Aliro comes out of stealth with $2.7M to ‘democratize’ quantum computing with developer tools

TechCrunch | 9/18/2019 | Staff
TwiztedGurl (Posted by) Level 3
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It’s still early days for quantum computing, but we’re nonetheless seeing an interesting group of startups emerging that are helping the world take advantage of the new technology now. Aliro Technologies, a Harvard startup that has built a platform for developers to code more easily for quantum environments — “write once, run anywhere” is one of the startup’s mottos — is today coming out of stealth and announcing its first funding of $2.7 million to get it off the ground.

The seed round is being led Flybridge Capital Partners, with participation also from Crosslink Ventures and Samsung NEXT’s Q Fund, a fund the corporate investor launched last year dedicated specifically to emerging areas like quantum computing and AI.

Aliro - Market - Moment - Development - Quantum

Aliro is wading into the market at a key moment in the development of quantum computing.

While vendors continue to build new quantum hardware to be able to tackle the kinds of complex calculations that cannot be handled by current binary-based machines, for example around medicine discovery, or multi-variabled forecasting — just today IBM announced plans for a 53-qubit device — even so, it’s widely acknowledged that the computers that have been built so far face a number of critical problems that will hamper wide adoption.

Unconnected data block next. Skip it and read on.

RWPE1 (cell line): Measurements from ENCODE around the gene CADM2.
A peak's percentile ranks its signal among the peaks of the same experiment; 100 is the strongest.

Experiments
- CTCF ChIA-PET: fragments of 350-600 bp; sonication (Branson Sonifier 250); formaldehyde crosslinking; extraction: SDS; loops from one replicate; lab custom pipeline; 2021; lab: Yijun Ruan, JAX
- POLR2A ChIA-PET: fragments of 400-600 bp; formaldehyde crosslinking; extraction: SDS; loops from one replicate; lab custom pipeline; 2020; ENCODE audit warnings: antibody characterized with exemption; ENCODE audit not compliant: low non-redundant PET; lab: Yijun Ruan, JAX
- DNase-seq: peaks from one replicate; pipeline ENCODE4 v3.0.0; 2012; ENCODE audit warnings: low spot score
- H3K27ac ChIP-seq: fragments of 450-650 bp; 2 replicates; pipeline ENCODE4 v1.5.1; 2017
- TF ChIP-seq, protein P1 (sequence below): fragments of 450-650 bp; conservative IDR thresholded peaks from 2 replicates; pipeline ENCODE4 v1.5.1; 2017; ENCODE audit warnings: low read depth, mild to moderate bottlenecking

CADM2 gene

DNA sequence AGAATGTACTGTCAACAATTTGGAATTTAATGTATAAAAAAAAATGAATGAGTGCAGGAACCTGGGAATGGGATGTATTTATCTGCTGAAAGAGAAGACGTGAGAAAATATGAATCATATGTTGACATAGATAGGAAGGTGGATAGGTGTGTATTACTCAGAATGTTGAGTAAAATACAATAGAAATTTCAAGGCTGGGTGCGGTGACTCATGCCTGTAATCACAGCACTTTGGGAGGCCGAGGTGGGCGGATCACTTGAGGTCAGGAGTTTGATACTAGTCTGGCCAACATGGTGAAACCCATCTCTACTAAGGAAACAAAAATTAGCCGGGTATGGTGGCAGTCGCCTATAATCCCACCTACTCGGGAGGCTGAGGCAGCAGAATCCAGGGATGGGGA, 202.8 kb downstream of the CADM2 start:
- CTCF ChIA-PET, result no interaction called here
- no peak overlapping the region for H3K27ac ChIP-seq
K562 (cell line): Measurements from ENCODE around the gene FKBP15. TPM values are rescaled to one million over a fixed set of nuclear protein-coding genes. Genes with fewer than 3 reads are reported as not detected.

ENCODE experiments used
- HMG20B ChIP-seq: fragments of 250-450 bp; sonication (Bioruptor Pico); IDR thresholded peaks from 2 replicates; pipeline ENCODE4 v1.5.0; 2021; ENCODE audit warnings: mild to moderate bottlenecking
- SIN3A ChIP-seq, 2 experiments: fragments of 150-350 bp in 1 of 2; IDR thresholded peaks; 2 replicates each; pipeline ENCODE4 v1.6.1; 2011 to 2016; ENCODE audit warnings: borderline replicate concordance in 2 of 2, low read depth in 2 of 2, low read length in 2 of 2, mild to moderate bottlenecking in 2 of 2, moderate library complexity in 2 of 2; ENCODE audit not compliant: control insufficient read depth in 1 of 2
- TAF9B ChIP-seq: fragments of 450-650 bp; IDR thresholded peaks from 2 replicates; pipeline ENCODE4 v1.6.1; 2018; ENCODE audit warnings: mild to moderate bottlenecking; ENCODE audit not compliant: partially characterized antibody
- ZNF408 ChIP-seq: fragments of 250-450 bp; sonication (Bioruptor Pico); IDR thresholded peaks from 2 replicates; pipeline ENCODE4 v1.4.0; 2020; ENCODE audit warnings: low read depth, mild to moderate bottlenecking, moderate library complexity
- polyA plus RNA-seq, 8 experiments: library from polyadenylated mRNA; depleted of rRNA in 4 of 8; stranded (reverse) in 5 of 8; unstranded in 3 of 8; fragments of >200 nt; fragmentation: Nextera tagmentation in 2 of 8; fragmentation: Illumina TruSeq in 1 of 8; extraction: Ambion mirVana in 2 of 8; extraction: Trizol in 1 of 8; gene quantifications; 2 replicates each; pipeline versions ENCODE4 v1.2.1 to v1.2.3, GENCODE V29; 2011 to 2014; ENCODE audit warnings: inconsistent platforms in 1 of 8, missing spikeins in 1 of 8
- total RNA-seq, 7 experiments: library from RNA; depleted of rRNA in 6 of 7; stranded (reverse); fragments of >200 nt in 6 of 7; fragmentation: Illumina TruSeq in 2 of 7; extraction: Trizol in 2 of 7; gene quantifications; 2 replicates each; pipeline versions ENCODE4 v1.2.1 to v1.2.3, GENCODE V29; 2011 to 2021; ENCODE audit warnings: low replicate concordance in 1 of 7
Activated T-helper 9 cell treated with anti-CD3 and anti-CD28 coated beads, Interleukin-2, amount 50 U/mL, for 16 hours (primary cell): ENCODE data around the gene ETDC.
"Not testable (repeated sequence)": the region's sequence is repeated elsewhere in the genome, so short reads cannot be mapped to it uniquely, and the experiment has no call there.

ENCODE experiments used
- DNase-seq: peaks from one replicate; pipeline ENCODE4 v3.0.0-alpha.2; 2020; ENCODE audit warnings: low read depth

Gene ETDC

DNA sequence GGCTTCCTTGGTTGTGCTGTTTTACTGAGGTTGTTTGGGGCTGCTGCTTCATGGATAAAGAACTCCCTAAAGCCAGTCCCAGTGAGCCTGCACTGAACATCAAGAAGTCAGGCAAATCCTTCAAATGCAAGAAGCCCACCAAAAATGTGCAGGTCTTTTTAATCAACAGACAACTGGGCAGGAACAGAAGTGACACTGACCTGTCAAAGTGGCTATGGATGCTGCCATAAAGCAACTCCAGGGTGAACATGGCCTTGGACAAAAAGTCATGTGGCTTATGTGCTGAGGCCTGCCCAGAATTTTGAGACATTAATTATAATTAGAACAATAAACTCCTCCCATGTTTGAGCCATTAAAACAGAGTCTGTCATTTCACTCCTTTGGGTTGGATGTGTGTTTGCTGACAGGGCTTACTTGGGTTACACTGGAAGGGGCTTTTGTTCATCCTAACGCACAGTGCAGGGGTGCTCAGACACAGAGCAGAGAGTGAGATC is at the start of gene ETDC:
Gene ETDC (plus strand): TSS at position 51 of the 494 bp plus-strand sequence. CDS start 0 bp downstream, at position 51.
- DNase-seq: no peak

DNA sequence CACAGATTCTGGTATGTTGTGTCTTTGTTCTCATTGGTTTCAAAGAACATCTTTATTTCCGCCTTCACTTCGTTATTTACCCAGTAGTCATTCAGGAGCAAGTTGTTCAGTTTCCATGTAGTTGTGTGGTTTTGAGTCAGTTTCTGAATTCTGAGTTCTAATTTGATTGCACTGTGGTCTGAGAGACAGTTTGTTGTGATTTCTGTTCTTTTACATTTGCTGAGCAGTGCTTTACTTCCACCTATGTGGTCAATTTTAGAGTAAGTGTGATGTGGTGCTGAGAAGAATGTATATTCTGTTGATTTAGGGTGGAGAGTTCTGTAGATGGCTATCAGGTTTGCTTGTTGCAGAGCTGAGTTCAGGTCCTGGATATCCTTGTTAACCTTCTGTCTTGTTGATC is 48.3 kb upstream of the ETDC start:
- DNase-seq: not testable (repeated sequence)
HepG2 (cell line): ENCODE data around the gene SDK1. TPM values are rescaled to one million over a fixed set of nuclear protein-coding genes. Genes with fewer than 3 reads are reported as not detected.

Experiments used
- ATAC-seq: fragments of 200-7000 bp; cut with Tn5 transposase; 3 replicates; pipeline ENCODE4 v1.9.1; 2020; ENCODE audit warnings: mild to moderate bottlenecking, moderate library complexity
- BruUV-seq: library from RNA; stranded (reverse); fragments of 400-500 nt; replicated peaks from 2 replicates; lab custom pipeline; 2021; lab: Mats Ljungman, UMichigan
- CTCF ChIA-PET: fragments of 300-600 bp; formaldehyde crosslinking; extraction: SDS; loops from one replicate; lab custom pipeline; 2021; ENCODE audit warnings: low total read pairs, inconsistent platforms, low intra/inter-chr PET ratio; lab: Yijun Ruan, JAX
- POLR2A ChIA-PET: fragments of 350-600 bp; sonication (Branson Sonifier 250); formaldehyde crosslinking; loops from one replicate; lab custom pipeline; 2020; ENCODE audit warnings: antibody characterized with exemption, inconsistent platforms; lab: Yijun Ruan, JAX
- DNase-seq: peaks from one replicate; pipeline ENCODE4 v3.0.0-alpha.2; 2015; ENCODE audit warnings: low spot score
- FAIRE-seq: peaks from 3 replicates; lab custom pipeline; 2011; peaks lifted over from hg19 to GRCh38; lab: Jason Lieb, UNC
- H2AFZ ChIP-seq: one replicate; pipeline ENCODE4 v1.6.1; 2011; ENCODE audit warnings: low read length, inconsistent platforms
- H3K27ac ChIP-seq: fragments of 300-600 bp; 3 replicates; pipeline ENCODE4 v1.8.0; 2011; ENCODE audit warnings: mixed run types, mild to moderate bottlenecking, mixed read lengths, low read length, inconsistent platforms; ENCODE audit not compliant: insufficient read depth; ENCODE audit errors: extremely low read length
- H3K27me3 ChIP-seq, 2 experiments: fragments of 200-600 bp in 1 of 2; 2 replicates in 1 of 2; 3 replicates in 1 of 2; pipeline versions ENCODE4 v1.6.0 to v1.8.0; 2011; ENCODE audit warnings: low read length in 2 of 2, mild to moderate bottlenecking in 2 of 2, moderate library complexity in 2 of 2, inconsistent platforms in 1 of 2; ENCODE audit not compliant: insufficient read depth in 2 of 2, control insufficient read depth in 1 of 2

Development - Times - Emergence - Startups - Problems

The interesting development of recent times is the emergence of startups that are tackling these specific critical problems, dovetailing that progress with that of building the hardware itself. Take the fact that quantum machines so far have been too prone to error when used for extended amounts of time: last week, I wrote about a startup called Q-CTRL that has built firmware that sits on top of the machines to identify when errors are creeping in and provide fixes to stave off crashes.

The specific area that Aliro is addressing is the fact that quantum hardware is still very fragmented: each...
(Excerpt) Read more at: TechCrunch
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